An aging reporter ruminates on covering the military over two decades

Analysis

It's time for your friend and humble narrator to have a mid-life crisis. Should I, for example, post a video of myself doing the 22 Pushup Challenge whilst clad only in a thong? Probably not.

On Sunday, this reporter turns 40, the pinnacle of midlife. It's a moment where God looks you in the eye and says: "It's all downhill from here. From diapers you came and to diapers you will soon return."

For nearly half of my life, I've covered the military: First as a local reporter in Easton, Pennsylvania, and then full time in Washington, D.C. In that time, U.S. troops have been stuck in a never-ending nightmare of wars without end, made all the worse by an indifferent Congress, which ceded any authority it had over the use of military force in 2001 and never looked back.

If wisdom comes with age, then one thing this reporter has learned from covering troops for years is this: There are no turning points. That means anyone who claims Afghanistan has "turned the corner" or "a dark and painful era" in Iraqi history has ended either doesn't grasp the nature of the post 9/11 wars or is too afraid of failure to tell the truth.


When U.S. troops captured Saddam Hussein, my assignment was to observe the family of a service member deployed to Iraq as they watched President George W. Bush's television address, in which he proclaimed, "All Iraqis can now come together and reject violence and build a new Iraq."

They didn't, but I was naïve enough at the time to hope things would get better.

Back when I was a teenager, my father told me about the time he wrote a similar story as a reporter during the Vietnam War. He was with the family of a service member who was missing in action as they watched a televised speech by President Richard Nixon. They thought Nixon was going to say the war was over, but instead he announced an escalation in the conflict.

When the war finally ended, the family's son was not among the prisoners of war who returned. A local politician held a ceremony to present missing service member's father with his son's medals. My dad recalled how the man said: "I don't want the f***king medals. I want my son."

"It was a terrible time," my father said, trailing off. "Terrible."

He was trying to tell me something. I was too young to hear him.

But life is too short to dwell on the sad times and over the past two decades, your friend and humble narrator has enjoyed asking military officials about lighter topics, such as whether the Air Force will buy the hydrogen-powered iPlane that Kayne West recommended President Donald Trump use.

Just recently, this reporter received a beautiful response from George Lucas' spokespeople declining to respond to a question about whether the U.S. military's interest in space could lead to the types of conflicts he portrayed in the original "Star Wars" movies. (The prequels do not exist.)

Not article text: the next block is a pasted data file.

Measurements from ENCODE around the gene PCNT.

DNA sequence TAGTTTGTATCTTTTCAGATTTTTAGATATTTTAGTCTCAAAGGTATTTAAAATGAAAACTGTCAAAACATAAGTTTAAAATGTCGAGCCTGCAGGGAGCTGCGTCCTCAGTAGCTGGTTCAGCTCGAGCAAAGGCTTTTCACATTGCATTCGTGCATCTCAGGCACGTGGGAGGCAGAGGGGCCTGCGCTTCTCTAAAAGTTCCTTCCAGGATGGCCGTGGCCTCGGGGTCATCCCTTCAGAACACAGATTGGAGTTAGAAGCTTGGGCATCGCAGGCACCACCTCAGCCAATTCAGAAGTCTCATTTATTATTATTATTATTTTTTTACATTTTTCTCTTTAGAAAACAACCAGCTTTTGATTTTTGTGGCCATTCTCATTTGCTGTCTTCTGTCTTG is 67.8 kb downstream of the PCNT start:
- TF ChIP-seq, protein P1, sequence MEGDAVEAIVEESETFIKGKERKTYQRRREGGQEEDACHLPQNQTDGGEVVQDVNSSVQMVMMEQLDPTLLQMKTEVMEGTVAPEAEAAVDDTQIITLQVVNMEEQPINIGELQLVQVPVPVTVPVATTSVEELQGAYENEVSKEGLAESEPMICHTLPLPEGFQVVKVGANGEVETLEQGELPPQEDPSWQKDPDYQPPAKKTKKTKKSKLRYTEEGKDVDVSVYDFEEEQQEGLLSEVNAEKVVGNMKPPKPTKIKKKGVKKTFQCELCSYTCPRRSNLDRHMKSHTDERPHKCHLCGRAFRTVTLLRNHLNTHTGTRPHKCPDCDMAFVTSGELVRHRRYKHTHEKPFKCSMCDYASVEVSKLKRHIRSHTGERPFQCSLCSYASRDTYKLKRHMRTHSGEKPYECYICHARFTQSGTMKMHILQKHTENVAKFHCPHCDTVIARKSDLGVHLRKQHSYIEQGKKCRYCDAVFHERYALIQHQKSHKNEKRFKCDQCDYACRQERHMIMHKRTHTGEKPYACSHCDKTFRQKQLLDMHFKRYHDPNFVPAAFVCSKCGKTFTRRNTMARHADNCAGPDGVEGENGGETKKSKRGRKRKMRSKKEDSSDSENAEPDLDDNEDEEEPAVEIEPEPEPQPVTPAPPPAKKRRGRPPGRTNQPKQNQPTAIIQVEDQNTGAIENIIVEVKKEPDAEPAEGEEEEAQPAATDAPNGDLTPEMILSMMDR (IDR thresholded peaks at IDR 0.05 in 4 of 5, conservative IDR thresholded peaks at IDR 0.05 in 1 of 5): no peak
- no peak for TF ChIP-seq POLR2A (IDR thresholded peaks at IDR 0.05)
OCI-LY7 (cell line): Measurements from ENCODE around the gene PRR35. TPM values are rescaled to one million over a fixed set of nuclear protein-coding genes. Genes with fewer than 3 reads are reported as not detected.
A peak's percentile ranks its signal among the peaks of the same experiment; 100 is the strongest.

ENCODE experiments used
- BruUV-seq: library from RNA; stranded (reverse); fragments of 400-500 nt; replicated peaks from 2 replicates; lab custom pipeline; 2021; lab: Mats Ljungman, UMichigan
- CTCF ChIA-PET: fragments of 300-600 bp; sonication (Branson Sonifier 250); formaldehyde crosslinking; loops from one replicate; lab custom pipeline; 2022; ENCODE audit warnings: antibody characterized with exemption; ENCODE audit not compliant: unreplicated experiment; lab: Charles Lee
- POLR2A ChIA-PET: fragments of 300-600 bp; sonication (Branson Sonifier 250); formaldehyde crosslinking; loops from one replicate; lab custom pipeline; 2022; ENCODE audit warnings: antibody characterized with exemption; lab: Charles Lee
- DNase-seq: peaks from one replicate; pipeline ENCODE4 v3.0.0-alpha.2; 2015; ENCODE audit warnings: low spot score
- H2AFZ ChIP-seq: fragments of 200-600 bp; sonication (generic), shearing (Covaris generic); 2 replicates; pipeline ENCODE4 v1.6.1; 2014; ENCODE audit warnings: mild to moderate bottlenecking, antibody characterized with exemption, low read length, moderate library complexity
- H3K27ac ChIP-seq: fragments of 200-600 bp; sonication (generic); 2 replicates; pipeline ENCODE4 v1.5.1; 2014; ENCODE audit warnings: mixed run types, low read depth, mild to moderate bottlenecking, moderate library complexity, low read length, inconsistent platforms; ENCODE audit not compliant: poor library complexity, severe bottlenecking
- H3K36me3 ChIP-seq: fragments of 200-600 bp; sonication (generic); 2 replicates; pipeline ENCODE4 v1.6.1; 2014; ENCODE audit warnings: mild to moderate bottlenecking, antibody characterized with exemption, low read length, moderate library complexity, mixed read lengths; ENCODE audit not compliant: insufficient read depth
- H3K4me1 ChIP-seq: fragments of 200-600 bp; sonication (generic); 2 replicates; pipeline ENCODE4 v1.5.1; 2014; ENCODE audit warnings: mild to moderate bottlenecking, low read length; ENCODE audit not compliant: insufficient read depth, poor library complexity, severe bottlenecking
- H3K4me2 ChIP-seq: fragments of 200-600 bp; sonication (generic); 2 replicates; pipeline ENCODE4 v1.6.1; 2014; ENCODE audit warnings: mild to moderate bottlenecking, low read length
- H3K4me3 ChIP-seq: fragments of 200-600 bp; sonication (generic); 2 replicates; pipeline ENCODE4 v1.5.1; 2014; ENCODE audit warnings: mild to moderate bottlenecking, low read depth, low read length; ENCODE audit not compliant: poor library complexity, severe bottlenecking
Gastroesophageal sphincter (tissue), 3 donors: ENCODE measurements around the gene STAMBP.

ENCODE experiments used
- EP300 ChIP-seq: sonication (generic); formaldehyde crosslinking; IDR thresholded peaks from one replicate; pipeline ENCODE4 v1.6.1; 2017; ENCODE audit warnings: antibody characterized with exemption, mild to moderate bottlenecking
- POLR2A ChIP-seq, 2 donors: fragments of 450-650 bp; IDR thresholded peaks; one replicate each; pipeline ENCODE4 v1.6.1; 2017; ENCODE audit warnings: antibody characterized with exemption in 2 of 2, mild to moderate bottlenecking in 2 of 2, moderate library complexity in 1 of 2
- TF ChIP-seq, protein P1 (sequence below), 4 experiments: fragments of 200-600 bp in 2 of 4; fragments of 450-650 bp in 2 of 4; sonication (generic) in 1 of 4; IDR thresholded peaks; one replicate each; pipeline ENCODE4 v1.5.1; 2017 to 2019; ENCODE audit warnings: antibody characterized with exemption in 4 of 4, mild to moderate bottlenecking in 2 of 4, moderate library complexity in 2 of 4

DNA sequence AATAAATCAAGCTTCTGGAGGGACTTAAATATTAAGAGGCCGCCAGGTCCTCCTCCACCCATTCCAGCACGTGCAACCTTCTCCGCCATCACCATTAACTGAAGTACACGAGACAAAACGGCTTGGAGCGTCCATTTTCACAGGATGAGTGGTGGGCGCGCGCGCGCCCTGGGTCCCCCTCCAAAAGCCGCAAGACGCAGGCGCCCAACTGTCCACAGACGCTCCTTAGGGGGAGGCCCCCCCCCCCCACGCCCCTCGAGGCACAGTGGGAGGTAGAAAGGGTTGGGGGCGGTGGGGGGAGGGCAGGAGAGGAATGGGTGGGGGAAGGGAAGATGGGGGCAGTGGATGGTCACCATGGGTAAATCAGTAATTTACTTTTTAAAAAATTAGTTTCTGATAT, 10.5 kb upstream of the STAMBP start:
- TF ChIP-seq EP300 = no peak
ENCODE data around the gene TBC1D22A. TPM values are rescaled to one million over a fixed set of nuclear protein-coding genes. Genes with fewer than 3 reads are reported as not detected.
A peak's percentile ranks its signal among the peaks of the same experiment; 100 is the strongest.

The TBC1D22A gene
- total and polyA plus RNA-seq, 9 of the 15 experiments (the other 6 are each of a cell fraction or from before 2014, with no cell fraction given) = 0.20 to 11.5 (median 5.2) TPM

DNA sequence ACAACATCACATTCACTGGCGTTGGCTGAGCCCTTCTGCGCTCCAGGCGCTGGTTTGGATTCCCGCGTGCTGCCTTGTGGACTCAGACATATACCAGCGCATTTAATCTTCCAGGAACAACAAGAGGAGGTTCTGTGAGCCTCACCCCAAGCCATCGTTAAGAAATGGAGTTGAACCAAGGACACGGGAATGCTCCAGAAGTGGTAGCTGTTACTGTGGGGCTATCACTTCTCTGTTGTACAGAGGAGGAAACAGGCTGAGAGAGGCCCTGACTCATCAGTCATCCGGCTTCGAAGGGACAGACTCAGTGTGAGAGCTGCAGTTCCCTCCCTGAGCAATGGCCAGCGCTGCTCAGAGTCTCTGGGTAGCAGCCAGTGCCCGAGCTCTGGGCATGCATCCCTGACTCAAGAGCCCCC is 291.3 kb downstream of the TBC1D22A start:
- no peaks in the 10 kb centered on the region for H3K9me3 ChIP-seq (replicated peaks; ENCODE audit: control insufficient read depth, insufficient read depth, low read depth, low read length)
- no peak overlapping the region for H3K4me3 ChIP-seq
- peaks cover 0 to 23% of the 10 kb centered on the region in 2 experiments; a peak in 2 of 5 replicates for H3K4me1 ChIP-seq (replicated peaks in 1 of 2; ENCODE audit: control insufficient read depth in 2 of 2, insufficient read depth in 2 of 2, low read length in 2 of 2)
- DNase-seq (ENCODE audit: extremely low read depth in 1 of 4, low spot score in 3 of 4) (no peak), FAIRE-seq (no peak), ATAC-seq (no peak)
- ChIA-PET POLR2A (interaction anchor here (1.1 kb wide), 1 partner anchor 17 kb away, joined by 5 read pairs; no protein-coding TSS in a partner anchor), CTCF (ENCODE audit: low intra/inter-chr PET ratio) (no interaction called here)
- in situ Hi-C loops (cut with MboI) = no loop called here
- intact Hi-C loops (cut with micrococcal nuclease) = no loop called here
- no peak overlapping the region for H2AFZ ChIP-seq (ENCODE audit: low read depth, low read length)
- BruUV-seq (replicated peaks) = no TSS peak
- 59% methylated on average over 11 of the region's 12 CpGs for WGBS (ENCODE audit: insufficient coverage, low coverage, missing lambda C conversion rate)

"Outside of a few passion projects that Mr. Lucas is otherwise committed to since retiring, he has scaled back considerably on speaking engagements, interviews and public appearances and will not be available to participate," a spokesperson said via email. "While your request was given proper consideration, we do hope for your understanding."

If only defense officials could pretend to care like that.

Despite writing about troops for nearly 20 years, yours truly has never been a true "war correspondent," defined as someone who looks suave in a mix of tactical gear, personally tailored cargo pants, and tight-fitting T-shirts.

No, your humble Pentagon correspondent looks more like a Teenage Mutant Ninja Turtle when kitted out with body armor, a helmet, and green duffel. This reporter also showed up to Iraq in the summer of 2009 with a massive gut that was the envy of FOBBITs everywhere.

Since we've established that wars no longer end, you can expect this reporter to continue covering the military and its misadventures for the foreseeable future, because every time the U.S. government decides to liberate some oppressed people, it's the men and women in uniform along with their families who answer the call. Their stories need to be told.

For me, writing about those who go to war isn't just a job. It's an honor.

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Jeff Schogol covers the Pentagon for Task & Purpose. He has covered the military for 14 years and embedded with U.S. troops in Iraq and Haiti. Prior to joining T&P, he covered the Marine Corps and Air Force at Military Times. Comments or thoughts to share? Send them to Jeff Schogol via email at schogol@taskandpurpose.com or direct message @JeffSchogol on Twitter.

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